Pet Vaccinations In Philadelphia, Montgomery & Bucks County

Regardless of all the ways our pets are unique, if there’s one thing they have in common, it’s a need for protection against diseases. Dogs and cats can be vulnerable to all kinds of viruses, from the deadly rabies virus to kennel cough and feline leukemia. World of Animals Veterinary Hospital in Philadelphia, PA is as dedicated to your pet’s safety as you are, which is why we recommend a range of core and non-core vaccines as part of their ongoing preventative care.

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Core Vaccines for Dogs

Core vaccines are vaccines we recommend for every dog, because the diseases they offer protection against are fatal, widespread, and/or easily transmissible.

DAPP stands for Distemper, Adenovirus, Parvovirus, and Parainfluenza. The DAPP vaccine affords protection against all of these viruses, which can be life-threatening to your pet. We recommend giving this combination vaccine to your pet as early as 6-8 weeks old and following up with boosters every 3-4 weeks until your puppy is about 16 weeks old. After that, we recommend a booster the following year, and then every 3 years after that.

Canine parvovirus is especially harmful to puppies, so immunization is essential. Parvo attacks the intestines and other parts of the GI tract, causing serious vomiting, diarrhea, fever, and dehydration. This virus is fatal if not treated quickly.

Another potentially fatal disease is canine distemper. In addition to the GI tract, distemper also targets the nervous and respiratory systems. While not as fatal as rabies, distemper can nonetheless cause death in roughly 75% of cases.

All domesticated dogs must be vaccinated for rabies on a regular basis; this is the law. This is because the rabies virus, which attacks the central nervous system, is fatal 100% of the time and can be transmitted to humans and other animals. Your dog should receive their first rabies shot as early as 12 weeks old, and then receive another a year later. After that, we can boost your pet’s rabies immunization every 3 years going forward.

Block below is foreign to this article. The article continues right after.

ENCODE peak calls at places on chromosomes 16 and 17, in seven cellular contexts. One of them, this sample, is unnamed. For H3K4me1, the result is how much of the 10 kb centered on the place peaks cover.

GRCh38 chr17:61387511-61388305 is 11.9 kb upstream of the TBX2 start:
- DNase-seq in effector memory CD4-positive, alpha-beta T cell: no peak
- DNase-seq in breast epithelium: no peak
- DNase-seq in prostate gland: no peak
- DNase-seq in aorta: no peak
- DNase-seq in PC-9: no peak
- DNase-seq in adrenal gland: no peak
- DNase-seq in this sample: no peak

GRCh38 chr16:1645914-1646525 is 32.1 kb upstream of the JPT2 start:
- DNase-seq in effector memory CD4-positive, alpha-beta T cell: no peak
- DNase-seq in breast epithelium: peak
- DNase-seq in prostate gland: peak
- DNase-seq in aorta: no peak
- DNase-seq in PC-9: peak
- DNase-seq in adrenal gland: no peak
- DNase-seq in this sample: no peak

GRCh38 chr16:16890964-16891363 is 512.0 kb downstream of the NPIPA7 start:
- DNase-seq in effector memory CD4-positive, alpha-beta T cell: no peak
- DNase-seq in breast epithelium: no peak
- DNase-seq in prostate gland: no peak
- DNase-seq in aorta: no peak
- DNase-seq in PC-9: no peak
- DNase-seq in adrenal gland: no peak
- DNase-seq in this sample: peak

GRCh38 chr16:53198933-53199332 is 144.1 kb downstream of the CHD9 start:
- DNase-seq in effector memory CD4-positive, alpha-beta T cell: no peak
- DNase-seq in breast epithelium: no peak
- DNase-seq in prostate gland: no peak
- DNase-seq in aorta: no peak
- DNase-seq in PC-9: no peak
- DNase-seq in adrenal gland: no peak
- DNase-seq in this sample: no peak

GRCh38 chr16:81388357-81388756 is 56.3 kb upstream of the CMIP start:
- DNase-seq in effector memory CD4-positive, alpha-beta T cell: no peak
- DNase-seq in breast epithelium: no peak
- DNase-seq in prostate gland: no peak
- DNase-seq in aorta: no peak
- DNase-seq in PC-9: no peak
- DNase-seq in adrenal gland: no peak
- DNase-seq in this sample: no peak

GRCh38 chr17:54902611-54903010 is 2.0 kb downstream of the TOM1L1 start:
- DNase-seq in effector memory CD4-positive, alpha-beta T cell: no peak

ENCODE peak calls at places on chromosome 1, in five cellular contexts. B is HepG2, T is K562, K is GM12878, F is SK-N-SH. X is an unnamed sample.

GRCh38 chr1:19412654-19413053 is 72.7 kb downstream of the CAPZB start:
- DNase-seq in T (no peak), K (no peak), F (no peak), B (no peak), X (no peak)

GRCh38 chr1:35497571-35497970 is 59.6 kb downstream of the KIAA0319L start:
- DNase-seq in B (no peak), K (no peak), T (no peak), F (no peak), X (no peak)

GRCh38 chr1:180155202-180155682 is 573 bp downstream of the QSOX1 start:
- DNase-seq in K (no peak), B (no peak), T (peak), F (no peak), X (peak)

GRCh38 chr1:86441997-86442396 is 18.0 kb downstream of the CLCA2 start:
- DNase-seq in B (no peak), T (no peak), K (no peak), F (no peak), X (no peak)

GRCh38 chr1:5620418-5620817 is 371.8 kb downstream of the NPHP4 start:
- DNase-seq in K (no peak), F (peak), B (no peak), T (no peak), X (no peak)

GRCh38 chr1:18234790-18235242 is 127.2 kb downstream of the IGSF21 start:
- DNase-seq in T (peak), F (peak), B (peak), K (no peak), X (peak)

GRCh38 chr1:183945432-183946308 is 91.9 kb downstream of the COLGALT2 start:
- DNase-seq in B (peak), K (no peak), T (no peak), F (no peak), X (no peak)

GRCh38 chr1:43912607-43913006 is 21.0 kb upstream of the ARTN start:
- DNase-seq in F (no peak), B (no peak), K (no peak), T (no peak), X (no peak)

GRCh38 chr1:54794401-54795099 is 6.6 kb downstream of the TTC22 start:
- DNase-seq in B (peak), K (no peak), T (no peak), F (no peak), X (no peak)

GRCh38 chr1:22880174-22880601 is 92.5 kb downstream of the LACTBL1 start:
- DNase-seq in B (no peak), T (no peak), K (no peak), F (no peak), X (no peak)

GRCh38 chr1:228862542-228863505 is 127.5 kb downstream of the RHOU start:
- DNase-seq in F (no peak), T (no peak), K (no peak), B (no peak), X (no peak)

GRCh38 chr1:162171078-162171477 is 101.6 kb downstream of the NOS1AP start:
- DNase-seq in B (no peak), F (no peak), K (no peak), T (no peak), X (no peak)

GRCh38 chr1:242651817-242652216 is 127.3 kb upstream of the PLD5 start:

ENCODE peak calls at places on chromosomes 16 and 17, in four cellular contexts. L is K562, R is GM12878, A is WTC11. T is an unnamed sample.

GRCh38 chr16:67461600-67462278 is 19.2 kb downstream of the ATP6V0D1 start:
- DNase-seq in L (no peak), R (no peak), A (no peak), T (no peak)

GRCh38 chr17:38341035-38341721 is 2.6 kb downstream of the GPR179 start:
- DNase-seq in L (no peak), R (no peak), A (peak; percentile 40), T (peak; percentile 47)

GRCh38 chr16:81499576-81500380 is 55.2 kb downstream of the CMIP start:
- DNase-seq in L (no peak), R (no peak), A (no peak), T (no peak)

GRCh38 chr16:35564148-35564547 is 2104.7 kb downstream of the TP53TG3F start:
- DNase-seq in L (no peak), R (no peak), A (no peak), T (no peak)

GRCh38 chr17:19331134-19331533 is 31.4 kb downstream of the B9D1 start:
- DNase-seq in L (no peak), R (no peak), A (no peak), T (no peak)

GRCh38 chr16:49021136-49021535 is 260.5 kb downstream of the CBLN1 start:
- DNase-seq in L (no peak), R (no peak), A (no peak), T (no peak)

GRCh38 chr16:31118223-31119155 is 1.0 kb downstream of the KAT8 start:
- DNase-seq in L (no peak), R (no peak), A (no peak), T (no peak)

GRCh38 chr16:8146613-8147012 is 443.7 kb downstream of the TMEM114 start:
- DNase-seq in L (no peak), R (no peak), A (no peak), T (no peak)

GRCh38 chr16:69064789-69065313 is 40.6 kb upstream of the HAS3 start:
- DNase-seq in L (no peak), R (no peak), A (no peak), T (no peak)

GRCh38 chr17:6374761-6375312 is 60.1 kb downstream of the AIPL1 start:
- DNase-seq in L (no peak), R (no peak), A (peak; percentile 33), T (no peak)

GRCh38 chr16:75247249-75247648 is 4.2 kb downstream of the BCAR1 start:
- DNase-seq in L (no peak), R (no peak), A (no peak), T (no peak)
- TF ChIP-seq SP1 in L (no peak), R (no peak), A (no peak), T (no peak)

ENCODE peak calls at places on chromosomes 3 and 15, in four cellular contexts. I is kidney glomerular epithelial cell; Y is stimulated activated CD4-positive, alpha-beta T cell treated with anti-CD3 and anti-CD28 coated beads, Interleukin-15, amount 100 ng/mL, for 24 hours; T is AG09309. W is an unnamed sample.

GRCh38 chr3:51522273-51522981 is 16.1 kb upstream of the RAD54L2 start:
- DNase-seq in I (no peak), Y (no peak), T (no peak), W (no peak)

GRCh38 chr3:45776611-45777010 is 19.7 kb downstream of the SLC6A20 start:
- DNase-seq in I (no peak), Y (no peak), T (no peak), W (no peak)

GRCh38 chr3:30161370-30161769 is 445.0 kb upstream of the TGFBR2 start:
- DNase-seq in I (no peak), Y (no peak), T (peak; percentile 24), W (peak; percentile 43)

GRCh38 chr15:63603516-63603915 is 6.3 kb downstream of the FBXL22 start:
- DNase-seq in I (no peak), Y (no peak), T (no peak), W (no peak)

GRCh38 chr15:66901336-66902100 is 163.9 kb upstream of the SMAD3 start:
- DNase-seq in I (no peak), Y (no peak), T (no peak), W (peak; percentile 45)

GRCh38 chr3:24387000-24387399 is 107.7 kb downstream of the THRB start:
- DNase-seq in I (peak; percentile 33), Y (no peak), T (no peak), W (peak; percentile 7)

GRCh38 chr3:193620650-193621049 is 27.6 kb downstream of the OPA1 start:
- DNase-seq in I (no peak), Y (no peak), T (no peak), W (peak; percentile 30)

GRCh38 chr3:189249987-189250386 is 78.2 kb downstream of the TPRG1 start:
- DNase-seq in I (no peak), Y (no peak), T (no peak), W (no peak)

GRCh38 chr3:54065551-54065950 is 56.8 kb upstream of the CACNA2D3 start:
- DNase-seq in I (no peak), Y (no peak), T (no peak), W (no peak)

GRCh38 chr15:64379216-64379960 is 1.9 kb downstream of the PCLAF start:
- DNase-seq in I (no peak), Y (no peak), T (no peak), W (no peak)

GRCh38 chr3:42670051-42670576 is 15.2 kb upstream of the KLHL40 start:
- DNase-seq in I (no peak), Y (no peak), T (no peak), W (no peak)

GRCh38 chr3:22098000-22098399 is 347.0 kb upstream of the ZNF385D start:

Leptospirosis is a bacterial infection typically found in soil and bodies of standing water. Wildlife such as deer, raccoons, rodents, and skunks may shed the infection in their urine, which leaves your pet at risk if they frequent the same areas wildlife do. Both animals and humans can become infected with leptospirosis, which makes vaccination necessary for your pet. Untreated, leptospirosis can be deadly, causing symptoms such as vomiting, diarrhea, and even liver failure.

We administer the lepto vaccine in 2 doses, roughly 3 weeks apart, and then re-vaccinate on a yearly basis.

Bordetella, or kennel cough, is an upper respiratory virus that can spread easily among dogs via sneezing and coughing. This illness, while not life-threatening, is highly contagious, which is why we recommend it for dogs. We give the first vaccine intranasally, or through the nose, and the second vaccine 3-4 weeks later via injection. Going forward, we can rotate the intranasal and injectable vaccines for your pet if you prefer.

Non-Core Vaccines for Dogs